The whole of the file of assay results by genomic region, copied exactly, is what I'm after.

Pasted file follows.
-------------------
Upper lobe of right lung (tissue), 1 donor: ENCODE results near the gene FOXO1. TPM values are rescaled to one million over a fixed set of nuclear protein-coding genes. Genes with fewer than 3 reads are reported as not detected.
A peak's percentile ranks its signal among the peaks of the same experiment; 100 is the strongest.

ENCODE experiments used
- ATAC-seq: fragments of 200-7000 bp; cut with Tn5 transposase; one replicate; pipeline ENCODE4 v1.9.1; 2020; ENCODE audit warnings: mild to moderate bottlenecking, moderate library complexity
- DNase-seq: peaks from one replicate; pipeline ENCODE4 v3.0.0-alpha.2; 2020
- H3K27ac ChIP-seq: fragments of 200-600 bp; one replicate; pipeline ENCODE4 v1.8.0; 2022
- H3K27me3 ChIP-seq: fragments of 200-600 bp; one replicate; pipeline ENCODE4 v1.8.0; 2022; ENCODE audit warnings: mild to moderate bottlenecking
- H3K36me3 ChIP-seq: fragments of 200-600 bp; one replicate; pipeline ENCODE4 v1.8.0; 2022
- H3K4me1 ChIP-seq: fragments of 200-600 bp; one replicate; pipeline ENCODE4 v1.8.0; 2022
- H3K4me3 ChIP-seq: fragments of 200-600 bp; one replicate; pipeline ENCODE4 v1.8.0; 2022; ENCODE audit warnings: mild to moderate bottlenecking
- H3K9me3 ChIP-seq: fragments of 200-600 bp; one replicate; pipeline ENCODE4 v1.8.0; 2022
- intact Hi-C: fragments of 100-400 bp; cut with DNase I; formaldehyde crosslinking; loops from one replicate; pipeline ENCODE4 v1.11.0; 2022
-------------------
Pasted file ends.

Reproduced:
Upper lobe of right lung (tissue), 1 donor: ENCODE results near the gene FOXO1. TPM values are rescaled to one million over a fixed set of nuclear protein-coding genes. Genes with fewer than 3 reads are reported as not detected.
A peak's percentile ranks its signal among the peaks of the same experiment; 100 is the strongest.

ENCODE experiments used
- ATAC-seq: fragments of 200-7000 bp; cut with Tn5 transposase; one replicate; pipeline ENCODE4 v1.9.1; 2020; ENCODE audit warnings: mild to moderate bottlenecking, moderate library complexity
- DNase-seq: peaks from one replicate; pipeline ENCODE4 v3.0.0-alpha.2; 2020
- H3K27ac ChIP-seq: fragments of 200-600 bp; one replicate; pipeline ENCODE4 v1.8.0; 2022
- H3K27me3 ChIP-seq: fragments of 200-600 bp; one replicate; pipeline ENCODE4 v1.8.0; 2022; ENCODE audit warnings: mild to moderate bottlenecking
- H3K36me3 ChIP-seq: fragments of 200-600 bp; one replicate; pipeline ENCODE4 v1.8.0; 2022
- H3K4me1 ChIP-seq: fragments of 200-600 bp; one replicate; pipeline ENCODE4 v1.8.0; 2022
- H3K4me3 ChIP-seq: fragments of 200-600 bp; one replicate; pipeline ENCODE4 v1.8.0; 2022; ENCODE audit warnings: mild to moderate bottlenecking
- H3K9me3 ChIP-seq: fragments of 200-600 bp; one replicate; pipeline ENCODE4 v1.8.0; 2022
- intact Hi-C: fragments of 100-400 bp; cut with DNase I; formaldehyde crosslinking; loops from one replicate; pipeline ENCODE4 v1.11.0; 2022